Q. Could this pixel-based chemometrics approach be useful in other areas outside petroleomics?A: Yes, the pixel-based analysis has already been used in other approaches. In GC×GC for example, the pixel-based approach has already been used to perform untargeted identification of adulterants in diesel using pixels-by-pixel one‑way ANOVA (8). Furthermore, the pixel-based approach has also been proposed to perform forensic investigation of oil spill in the environment from GC–MS data (9,10). We are currenty investigating the use of the pixel-based approach for untargeted analysis of anthropogenic environmental pollution in the urban area of Copenhagen.


Q. Do you think chemometrics is being used to its full potential by the chromatography community?

A: I think the use of chemometrics within the chromatography community is still a growing field, which should be stimulated by the need for an efficient strategy to handle the big datasets provided by modern analytical instruments. In my view, there is still some resistance to using chemometrics in chromatography because it demands additional knowledge about data preprocessing and modelling that are not so common in traditional chromatography. However, I am very enthusiastic about the use of chemometrics in chromatography, and I believe there is a lot of potential for chemometrics in analytical chemistry.

As well as the examples previously mentioned the combination of chromatography with chemometrics has already found many applications in the literature for the analysis of environmental samples, fuels, food, and flavours and fragrances (11,12). Chemometrics has also been an important tool for peak deconvolution in chromatography. Computational methods are able to resolve mathematically coeluting peaks, which also includes the resolution of the “pure” mass spectra of the individual resolved peaks when chromatography is hyphenated with mass spectrometry (13). Computational methods are able to resolve mathematically coeluting peaks, which also includes the resolution of the individual mass spectra of the resolved peaks when chromatography is hyphenated with mass spectrometry. therefore, less ambiguous identification of the resolved peaks can be done when interpreting the MS fragments and searching for potential hits in MS libraries.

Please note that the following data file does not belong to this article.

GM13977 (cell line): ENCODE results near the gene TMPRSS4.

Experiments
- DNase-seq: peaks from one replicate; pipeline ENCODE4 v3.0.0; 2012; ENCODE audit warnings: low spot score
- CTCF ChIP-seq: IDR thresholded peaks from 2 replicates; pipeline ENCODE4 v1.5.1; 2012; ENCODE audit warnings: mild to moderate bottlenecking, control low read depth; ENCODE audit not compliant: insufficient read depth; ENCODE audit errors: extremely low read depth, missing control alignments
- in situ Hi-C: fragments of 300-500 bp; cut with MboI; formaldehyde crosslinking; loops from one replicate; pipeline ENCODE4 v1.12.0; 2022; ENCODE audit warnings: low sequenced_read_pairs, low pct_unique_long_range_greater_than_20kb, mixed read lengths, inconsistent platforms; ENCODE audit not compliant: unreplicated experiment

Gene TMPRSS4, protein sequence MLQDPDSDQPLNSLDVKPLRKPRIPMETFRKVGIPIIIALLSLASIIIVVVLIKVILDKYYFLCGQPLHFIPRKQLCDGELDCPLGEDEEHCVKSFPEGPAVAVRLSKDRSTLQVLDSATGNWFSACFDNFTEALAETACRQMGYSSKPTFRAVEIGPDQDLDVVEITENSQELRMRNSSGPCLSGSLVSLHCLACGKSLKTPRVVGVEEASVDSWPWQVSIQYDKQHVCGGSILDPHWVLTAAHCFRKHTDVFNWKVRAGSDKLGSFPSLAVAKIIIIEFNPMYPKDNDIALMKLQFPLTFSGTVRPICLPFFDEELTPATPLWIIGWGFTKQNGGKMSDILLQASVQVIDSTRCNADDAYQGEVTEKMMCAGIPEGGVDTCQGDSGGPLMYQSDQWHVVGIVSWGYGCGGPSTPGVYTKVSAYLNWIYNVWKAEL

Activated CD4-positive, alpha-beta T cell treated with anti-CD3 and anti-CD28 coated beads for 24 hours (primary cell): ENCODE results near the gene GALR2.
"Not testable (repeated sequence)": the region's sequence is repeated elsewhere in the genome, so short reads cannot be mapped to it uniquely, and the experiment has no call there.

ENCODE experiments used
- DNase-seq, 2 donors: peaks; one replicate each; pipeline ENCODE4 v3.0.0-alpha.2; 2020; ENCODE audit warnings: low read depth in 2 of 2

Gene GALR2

1. G.L. Alexandrino and F. Augusto, Energy & Fuels32, 8017–8023 (2018).
  2. J.R.B. de Souza, F.F.G. Dias, J.D. Caliman, F. Augusto, and L.W. Hantao, Anal. Chim. Acta (2018).
  3. A.P. Kiepper, A. Casilli, and D.A. Azevedo, Org. Geochem. 70, 62–75 (2014).
  4. J. Laakia, A. Casilli, B.Q. Araújo, F.T.T. Gonçalves, E. Marotta, C.J.F. Oliveira, C.A. Carbonezi, M.R.B. Loureiro, D.A. Azevedo, and F.R. Aquino Neto, Org. Geochem. 106, 93–104 (2017).
  5. W. Zhang, X, Jiang, X. Gao, and S. Zhu, Aquatic Geochem.23, 185 – 198 (2017).
  6. S. Z. Hu, S.F. Li, J.H. Wang, and J. Cao, Fuel 231, 53–60 (2018).
  7. R.K. Nelson, B.M. Kile, D.L. Plata, S.P. Sylva, L. Xu, C.M. Reddy, R.B. Gaines, G.S. Frysinger, and S.E. Reichenbach, Environm. Forensics7, 33–44 (2006).
  8. B.A. Parsons, D.K. Pinkerton, B.W. Wright, and R.E. Synovec, J. Chromatogr. A 1440, 179–190 (2016).
  9. F.D.C. Gallota and J.H. Christensen, J. Chromatogr. A1235, 149-158 (2012).
  10. J.H. Christensen, G. Tomasi, A.L. Scofield, and M.F.G. Meniconi, Environm. Pollution158, 3290-3297 (2010).
  11. S.E. Prebihalo, K.L. Berrier, C.E. Freye, H.D. Bahaghighat, N.R. Moore, D.K. Pinkerton, and R.E. Synovec, Anal. Chem. 90, 505–532 (2018).
  12. B.J. Pollo, G.L. Alexandrino, F. Augusto, and L.W. Hantao, Trends Anal. Chem.105, 202–217 (2018).
  13. H. Parastar, J.R. Radovic, M. Jalali-Heravi, S. Diez, J.M. Bayona, and R. Tauler, Anal. Chem. 83, 9289–9297 (2011).

Guilherme L. Alexandrino achieved a bachelor’s degree in chemistry in 2009, a master’s degree in physicochemistry in 2011, and a doctor of science degree in analytical chemistry in 2015, all from the University of Campinas, Brazil. More recently at the University of Copenhagen, he has applied chemometrics to environmental analysis using GC×GC for forensic investigations of fuel spills and untargeted analysis of anthropogenic pollutants in urban environments.